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The Masked Tulip

Hsbc And Rbs Begin Investment Banker Cull

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Between 10pc and 20pc of investment bankers at HSBC and Royal Bank of Scotland could lose their jobs as a major slowdown in business has forced managers to begin laying off hundreds of employees.

HSBC began firing staff earlier this week and is expected to make several hundred investment bankers redundant as it looks to cut total staff numbers by 30,000 within the next two years.

The redundancies are taking place across the bank's global banking and markets business, which employs several thousand staff in London.

A spokesman for HSBC declined to comment on the number of investment banking staff that could ultimately lose their jobs.

http://www.telegraph.co.uk/finance/newsbysector/banksandfinance/8882283/HSBC-and-RBS-begin-investment-banker-cull.html

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What is an investment banker nowadays? My guess is they're now salesmen for the banks' funds working on comission, does anyone know?

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Funny that, on the very same day when the PM has promised government loans to SME's brokered through HSBC and RBS.

Really funny.

link

Part of the government’s Regional Growth Fund, the money will be administered by RBS NatWest and HSBC, which have agreed to participate in the scheme following an intervention by Lord Heseltine.

RBS and Natwest will facilitate £70m, HSBC £25m. The banks will not profit financially from the administration of these schemes.

Edited by cashinmattress

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My big ears tell me that all of the major banks in London are 'repositioning themselves' - the usual 10% cull is being increased to 20% at some banks, a lot of contractors are being told "rate slash or no new contract (whether at end of contract or not" and there is a complete dearth of activity in corporate finance.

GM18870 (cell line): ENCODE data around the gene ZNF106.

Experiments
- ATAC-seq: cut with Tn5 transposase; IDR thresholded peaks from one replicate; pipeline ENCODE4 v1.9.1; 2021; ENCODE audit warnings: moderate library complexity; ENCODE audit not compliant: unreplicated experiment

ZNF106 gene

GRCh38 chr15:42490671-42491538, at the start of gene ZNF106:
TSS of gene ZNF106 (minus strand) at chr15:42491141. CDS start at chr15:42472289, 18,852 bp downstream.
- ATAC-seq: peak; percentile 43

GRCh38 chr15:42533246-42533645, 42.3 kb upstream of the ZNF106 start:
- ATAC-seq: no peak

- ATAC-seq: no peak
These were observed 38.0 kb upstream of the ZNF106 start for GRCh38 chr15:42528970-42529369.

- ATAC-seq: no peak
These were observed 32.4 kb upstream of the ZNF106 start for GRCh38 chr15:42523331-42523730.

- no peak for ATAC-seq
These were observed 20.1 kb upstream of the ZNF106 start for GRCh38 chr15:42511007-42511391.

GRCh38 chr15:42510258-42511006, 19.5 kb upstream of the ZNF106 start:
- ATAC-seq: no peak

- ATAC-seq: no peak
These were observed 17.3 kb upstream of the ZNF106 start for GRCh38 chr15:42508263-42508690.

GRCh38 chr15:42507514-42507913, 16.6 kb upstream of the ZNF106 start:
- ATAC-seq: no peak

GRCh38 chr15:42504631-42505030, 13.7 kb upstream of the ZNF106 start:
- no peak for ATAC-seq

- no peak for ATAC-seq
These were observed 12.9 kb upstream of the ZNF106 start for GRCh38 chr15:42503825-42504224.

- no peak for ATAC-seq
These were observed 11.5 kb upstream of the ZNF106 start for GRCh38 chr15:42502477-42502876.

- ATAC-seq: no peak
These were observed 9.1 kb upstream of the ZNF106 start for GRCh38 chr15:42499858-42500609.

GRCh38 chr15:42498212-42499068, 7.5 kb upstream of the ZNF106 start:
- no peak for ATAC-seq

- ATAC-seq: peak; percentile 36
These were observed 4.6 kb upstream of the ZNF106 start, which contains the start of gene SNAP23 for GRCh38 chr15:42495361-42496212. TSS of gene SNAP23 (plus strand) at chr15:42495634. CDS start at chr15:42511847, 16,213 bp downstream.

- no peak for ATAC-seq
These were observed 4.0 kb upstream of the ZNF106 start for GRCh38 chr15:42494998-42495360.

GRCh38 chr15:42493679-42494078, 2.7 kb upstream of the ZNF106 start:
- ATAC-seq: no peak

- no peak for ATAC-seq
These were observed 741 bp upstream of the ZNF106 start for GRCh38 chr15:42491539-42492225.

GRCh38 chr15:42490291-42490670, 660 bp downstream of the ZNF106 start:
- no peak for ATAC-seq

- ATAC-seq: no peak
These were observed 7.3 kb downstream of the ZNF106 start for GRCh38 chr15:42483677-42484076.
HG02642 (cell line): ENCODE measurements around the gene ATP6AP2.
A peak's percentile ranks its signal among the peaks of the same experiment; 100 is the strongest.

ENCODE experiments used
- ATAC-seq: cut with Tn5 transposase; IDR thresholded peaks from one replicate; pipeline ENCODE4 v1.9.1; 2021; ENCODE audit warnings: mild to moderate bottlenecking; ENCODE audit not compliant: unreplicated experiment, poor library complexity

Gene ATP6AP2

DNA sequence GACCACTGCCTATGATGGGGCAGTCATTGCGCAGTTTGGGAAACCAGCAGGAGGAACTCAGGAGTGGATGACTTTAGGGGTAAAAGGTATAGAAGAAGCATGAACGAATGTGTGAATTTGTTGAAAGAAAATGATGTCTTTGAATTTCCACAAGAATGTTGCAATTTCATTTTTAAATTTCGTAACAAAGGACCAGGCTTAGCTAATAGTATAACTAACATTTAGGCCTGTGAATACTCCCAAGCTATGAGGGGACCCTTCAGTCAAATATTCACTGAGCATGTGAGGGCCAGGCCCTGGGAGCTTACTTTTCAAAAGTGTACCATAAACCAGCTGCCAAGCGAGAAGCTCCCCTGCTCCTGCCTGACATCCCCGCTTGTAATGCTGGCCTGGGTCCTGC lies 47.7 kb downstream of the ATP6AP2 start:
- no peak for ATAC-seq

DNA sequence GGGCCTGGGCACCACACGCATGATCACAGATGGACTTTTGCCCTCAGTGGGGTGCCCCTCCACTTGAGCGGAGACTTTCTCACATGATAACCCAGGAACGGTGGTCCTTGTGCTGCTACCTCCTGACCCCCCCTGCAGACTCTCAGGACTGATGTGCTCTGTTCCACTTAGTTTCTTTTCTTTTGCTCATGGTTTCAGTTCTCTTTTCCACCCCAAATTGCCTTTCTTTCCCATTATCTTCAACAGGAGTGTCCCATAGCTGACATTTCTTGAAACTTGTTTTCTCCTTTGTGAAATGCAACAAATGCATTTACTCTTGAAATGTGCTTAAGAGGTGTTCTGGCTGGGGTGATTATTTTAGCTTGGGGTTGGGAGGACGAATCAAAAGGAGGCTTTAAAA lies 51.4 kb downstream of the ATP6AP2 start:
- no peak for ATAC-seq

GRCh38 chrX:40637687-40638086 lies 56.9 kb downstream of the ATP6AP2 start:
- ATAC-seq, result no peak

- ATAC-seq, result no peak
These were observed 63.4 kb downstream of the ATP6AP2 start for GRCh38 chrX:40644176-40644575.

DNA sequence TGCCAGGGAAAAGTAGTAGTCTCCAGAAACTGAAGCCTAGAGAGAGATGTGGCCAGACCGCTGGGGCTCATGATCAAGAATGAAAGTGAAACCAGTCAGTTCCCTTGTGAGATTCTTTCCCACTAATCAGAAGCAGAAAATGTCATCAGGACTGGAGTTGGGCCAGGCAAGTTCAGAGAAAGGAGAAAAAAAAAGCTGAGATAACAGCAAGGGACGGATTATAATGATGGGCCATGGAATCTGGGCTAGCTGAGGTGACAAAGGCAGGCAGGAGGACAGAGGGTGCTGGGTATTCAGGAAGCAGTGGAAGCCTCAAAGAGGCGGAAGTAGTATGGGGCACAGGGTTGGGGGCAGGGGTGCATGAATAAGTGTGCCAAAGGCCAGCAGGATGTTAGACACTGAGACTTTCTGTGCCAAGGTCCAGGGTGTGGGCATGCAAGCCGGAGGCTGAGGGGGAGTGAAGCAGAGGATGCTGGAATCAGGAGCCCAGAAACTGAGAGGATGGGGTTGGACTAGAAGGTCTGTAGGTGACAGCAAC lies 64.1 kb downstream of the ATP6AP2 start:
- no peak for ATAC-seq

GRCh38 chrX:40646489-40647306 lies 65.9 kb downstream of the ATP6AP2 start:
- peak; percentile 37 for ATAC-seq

Part of that is just the way it goes - you make money when times are good, then you lose it. But the trickle down is less money spent by them, fewer advisors needed, who need fewer mechanics, nannies, gardeners, teachers and life coaches (of course not all of these are essential ! :) ) - and as important, less money in tax receipts for UK plc.

Is it a bad thing, nope, is it unfortunate for those concerned - yes, but that's what you sign up for - volatility and instability....

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the trickle down is less money spent by them

Is it a bad thing, nope, is it unfortunate for those concerned - yes, but that's what you sign up for - volatility and instability....

Not sure I agree with the trickle down (a few crumbs tossed from the table doesn't make up for stealing the loaf in the first place), but I do agree its definitely not unfortunate for them. The average Investment banker has had roughly 4 years redundancy support money from the average citizen to get their affairs in order, the likes of which hasn't been seen in manufactoring or other proper wealth creating industries who actually "do" things. If the Investment Banker were worth their money they'd have seen this coming and either been milking it until their number was finally up, or repositioned themselves for a different career.

It's time for the average person to dig deep, and start pushing the sh!te uphill for once to the Executives, politicians and banking elite.

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  • 284 Brexit, House prices and Summer 2020

    1. 1. Including the effects Brexit, where do you think average UK house prices will be relative to now in June 2020?


      • down 5% +
      • down 2.5%
      • Even
      • up 2.5%
      • up 5%



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